So great his art, that much which he did write,
Gave the wise wonder, and the crowd delight.
Each sort as well as sex admir'd his wit,
The hees and shees, the boxes and the pit;


With her judicious favours did infuse
Courage and strength into his younger muse;
How learned James, whose praise no end shall finde,
(But still enjoy a fame pure like his mind),
Who favoured quiet and the arts of peace
(Which in his halcion days found large increase);
Friend to the humblest if deserving swaine,
Who was himself a part of Phoebus' traine;
Declared great Johnson worthiest to receive
The garland which the Muses' hands did weave,
And though his bounty did sustaine his days,
Gave a more welcome pension in his praise;
How mighty Charles, amidst that weighty care,
In which three kingdoms as their blessing share,
Whom as it tends with ever watchful eyes,
That neither power may force, nor art surprise,
So bounded by no shore, grasps all the maine,
And far as Neptune claims, extends his raigne,
Found still some time to heare and to admire
The happy sounds of his harmonious lire,
And oft hath left his bright exalted throne,
And to his Muse's feet combined his own:
As did his Queen, whose person so disclosed
A brighter nymph than any masks disclosed,
When she did joine by an harmonious choice
Her graceful motions to his powerful voice;
How above all the rest was Phoebus fir'd
With love of arts, which he himself inspir'd,
Nor oftener by his light our sense was cheer'd,
Than he in person to his sight appeard'd;
Nor did he write a line, but to supply
With sacred flame the radiant God was by.
Hyl. Though none I ever heard this last rehearse,
I saw as much when I did see his verse.
Mel. Since he when living did such honors have,
What now will piety pay to his grave?
Shall of the rich (whose lives were low and vile,
And scarce deserve a grave, much less a pile)
The monuments possess an ample roome,
And such a wonder lye without a tombe?
Raise thou him one in verse, and there relate
His worth, thy griefe, and our deplored state;
His great perfections, our great loss unite,
And let them merely weepe who cannot write.
Hyl. I like thy saying, but oppose thy choice;
So great a taske as this requires a voice
Which must be heard and listen'd to by all;
And Fame's own trumpet but appears too small.
Then for my slender reede to sound his name,
Would more my folly than his praise proclaime;
And when you wish my weaknesse sing his worth,
You charge a mouse to bring a mountain forth.
I am by nature formed, by woes made dull,
My head is emptier than my heart is full;
Griefe doth my braine impaire, as tears supply,
Which makes my face so moist, my pen so dry.

Nor should this work proceed from woods and downes,
But from th' academies, courts and towns;

Let Digby, Carew, Killigrew, and Maine,
Godolphin, Waller, that inspired traine,
Or whose rare pen besides deserves the grace,
Or of an equal or a neighbouring place,
Answer thy wish, for none so fit appeares
To raise his tombe as who are left his heires;

[In his Maskes.]

Yet for this cause no labour need be spent,
Writing his works he built his monument.
Mel. If to obey in this thy pen be lothe,

It will not seem thy weaknesse but thy sloth.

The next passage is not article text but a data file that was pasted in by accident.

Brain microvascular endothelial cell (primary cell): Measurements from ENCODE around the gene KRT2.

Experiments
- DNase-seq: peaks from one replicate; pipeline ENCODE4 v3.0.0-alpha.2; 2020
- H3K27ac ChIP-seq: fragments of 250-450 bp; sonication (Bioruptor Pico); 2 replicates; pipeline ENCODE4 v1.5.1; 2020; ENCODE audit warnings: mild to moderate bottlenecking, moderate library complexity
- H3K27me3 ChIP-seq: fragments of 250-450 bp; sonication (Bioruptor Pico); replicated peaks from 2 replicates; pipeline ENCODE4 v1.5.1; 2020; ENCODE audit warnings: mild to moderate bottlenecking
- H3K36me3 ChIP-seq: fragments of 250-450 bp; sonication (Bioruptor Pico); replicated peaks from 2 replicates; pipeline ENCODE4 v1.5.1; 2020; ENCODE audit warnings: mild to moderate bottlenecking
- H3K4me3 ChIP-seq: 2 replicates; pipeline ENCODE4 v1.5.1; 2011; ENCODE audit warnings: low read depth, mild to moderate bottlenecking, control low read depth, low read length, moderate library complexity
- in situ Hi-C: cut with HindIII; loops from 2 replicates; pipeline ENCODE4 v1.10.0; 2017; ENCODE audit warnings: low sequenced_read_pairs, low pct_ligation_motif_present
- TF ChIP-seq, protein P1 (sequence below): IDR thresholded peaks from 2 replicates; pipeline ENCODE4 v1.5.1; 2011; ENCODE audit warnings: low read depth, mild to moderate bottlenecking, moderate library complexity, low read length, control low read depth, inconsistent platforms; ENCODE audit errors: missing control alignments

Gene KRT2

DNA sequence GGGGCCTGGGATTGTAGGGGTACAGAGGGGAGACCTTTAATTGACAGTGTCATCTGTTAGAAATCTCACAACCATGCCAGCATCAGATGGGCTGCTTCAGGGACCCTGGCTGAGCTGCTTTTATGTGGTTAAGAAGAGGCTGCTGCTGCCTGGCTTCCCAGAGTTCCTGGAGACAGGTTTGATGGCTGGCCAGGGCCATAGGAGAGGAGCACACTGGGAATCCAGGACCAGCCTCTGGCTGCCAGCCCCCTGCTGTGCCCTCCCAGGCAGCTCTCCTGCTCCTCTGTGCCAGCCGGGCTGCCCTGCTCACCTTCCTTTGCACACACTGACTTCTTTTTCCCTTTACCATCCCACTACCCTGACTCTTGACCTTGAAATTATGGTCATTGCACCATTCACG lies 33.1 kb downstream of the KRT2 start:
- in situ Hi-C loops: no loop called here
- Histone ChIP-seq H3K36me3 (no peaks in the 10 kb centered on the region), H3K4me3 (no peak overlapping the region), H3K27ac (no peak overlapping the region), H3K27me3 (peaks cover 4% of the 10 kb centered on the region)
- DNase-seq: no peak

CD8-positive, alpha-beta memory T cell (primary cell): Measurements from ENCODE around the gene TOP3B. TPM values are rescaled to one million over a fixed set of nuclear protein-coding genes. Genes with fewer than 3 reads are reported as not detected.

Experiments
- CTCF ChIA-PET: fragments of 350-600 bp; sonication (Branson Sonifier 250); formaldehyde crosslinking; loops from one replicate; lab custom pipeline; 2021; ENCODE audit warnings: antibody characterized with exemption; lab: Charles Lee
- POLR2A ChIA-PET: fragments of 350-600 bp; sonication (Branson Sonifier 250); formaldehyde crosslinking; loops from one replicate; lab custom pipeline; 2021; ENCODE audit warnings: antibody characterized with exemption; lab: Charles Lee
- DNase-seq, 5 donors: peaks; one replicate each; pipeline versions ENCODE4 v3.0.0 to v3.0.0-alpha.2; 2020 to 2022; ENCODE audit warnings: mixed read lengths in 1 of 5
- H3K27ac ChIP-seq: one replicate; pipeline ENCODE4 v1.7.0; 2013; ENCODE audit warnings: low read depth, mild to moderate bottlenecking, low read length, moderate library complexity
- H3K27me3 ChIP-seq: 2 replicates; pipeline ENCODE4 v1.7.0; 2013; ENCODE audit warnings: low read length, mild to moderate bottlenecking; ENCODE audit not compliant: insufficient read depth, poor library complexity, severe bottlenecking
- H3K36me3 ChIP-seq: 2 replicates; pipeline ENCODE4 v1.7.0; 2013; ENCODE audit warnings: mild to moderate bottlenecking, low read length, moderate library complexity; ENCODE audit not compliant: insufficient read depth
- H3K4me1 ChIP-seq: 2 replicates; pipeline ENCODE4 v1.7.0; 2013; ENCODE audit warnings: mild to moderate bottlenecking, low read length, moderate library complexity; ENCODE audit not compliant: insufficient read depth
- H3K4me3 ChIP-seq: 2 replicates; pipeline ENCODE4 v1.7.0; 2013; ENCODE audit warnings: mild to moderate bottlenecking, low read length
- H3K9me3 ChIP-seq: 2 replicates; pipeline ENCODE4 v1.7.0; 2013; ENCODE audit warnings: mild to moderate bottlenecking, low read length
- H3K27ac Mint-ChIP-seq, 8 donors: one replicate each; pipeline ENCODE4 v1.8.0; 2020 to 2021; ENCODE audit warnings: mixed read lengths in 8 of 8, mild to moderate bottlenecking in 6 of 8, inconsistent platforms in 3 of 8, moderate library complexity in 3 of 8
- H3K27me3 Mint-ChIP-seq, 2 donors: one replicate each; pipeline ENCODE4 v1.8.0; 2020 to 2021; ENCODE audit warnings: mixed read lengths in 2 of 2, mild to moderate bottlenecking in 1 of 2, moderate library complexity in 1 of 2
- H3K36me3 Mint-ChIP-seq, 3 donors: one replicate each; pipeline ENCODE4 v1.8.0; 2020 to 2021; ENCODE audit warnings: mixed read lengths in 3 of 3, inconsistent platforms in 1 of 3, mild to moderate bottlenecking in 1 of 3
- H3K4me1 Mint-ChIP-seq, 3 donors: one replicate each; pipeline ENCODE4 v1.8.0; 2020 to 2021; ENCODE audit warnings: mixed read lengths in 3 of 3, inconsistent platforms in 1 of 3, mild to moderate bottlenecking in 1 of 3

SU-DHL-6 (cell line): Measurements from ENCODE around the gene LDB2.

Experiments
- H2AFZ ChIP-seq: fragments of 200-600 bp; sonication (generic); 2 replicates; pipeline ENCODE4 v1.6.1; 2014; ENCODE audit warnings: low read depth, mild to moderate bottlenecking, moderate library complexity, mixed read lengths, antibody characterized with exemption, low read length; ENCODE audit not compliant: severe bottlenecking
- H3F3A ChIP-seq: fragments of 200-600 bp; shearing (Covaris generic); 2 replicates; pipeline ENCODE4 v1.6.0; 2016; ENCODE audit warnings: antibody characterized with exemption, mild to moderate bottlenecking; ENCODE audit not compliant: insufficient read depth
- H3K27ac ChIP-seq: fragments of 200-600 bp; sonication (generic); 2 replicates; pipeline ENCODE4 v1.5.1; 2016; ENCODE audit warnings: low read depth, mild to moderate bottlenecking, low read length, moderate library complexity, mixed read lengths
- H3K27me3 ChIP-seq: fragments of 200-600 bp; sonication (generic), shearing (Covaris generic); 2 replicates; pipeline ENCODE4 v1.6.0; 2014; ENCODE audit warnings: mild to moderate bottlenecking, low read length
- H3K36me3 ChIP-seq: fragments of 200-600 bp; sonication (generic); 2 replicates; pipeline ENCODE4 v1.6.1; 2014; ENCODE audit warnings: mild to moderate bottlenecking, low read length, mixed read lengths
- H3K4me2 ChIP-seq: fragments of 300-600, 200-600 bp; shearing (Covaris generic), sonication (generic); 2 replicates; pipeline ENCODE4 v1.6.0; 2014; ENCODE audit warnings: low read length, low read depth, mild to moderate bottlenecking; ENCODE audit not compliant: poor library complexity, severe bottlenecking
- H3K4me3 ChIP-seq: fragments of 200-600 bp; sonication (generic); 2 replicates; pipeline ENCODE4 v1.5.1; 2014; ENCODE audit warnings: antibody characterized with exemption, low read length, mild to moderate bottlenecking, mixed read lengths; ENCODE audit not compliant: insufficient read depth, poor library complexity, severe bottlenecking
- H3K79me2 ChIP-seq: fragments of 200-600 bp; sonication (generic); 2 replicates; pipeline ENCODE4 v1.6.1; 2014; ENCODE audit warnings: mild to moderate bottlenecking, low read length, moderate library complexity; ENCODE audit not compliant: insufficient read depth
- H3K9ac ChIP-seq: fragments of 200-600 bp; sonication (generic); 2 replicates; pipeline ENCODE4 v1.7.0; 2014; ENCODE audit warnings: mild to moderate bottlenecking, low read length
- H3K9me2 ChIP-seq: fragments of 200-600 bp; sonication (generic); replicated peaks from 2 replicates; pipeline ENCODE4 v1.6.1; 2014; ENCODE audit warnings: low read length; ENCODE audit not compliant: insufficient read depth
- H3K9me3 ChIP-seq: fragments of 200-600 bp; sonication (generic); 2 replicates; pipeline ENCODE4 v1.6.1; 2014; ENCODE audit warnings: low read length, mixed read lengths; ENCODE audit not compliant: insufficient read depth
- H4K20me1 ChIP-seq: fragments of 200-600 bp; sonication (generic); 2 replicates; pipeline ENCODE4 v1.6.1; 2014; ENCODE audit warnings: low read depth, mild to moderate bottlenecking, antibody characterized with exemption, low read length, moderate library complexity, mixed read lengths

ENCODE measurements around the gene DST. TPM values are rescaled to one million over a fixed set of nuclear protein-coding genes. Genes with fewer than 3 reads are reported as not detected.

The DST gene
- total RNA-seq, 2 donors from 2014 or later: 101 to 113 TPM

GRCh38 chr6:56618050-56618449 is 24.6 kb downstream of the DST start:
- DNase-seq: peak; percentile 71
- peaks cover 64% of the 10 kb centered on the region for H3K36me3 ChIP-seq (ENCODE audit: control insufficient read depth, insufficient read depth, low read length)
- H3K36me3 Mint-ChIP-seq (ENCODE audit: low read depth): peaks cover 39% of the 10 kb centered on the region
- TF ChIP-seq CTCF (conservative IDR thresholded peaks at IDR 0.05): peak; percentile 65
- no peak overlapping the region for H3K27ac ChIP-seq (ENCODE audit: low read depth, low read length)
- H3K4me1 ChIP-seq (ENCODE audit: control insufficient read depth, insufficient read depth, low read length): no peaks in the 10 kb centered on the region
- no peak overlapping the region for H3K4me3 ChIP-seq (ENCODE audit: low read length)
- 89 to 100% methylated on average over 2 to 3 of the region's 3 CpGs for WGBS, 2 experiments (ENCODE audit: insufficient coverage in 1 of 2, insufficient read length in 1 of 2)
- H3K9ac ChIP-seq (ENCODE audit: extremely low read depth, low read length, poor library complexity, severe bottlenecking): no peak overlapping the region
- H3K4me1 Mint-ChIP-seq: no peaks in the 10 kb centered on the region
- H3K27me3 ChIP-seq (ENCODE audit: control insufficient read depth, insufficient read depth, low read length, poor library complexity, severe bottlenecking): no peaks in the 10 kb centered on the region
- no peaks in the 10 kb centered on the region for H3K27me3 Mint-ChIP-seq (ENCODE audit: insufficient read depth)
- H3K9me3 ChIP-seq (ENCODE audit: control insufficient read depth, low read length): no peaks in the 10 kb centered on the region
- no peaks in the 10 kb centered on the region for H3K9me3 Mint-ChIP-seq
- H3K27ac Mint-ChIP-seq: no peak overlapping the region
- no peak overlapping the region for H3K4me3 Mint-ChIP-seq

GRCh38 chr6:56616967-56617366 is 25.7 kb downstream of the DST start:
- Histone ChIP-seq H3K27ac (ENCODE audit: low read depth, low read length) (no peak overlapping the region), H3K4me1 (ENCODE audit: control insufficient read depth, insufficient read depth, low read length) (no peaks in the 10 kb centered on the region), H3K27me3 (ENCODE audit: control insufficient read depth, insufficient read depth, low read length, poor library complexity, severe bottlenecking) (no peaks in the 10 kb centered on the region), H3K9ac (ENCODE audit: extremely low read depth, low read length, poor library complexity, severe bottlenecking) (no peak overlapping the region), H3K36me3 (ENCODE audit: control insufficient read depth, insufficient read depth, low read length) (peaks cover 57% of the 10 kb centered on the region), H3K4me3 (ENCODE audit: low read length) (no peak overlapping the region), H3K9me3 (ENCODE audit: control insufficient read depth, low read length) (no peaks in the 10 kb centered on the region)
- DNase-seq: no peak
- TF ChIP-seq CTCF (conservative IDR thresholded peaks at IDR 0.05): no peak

Our townes prest by our foes' invading might,
Our antient Druids and young virgins fight,
Employing feeble limbs to the best use;
So Johnson dead, no pen should plead excuse
For elegies, howle all who cannot sing,

For tombes, bring turf who cannot marble bring.
Let all their forces mix, joine verse to rime,
To save his fame from that invader, Time;
Whose power, though his alone may well restraine,
Yet to so wisht an end no care is vaine;
And Time, like what our brookes act in our sight,
Oft sinkes the weighty and upholds the light;
Besides to this, thy paines I strive to move,
Less to expresse his glory than thy love.
Not long before his death, our woods he meant
To visit, and descend from Thames to Trent.
Meete with thy elegy his pastorall,

And rise as much as he vouchsaft to fall.
Suppose it chance no other pen doe joine

In this attempt, and the whole worke be thine,
When the fierce fire the rash boy kindled, raign'd,
The whole world suffered-earth alone complain'd.
Suppose that many more intend the same,
More taught by art and better known to fame;
To that great deluge, which so farre destroy'd,

The earth her springs as Heaven her showers emploid,
So may, who highest marks of honours weares,
Admit meane partners in this flood of tears;
So oft the humblest joine with loftiest things,
Nor onely princes weepe the fate of kings.

Hyl. I yield, I yield! Thy words my thoughts have fir'd,
And I am less persuaded than inspir'd;

Speech shall give sorrow vent, and that reliefe,
The woods shall echo all the citie's griefe.

I oft have verse on meaner subjects made:
Should I give presents and leave debts unpaid?
Want of invention here is no excuse,
My matter I shall find, and not produce.
And (as it fares in crowds) I onely doubt

So much would passe, that nothing would get out;
Else in this worke which now my thoughts intend,
I shall find nothing hard but how to end.
I then but ask fit time to smooth my layes,
(And imitate in this the pen I praise)
Which by the subject's power embalm'd may last,
Whilst the sun light, the earth doth shadows cast;
And feather'd by those winges, fly among men-
Farre as the fame of Poetry and BEN.


In our next article we shall continue Lord Falkland's poetical productions; and we shall terminate this by a list of what appears of his in prose.

1. A Speech on ill-Councillors about the King. 1640.

2. A Speech against the Lord Keeper Finch and the Judges.

3. A Speech against the Bishops. Feb. 9, 1640.

4. A Draught of a Speech concerning Episcopacy, found among his papers printed at Oxford. 1644.

5. A Discourse concerning Episcopacy.

« ПредыдущаяПродолжить »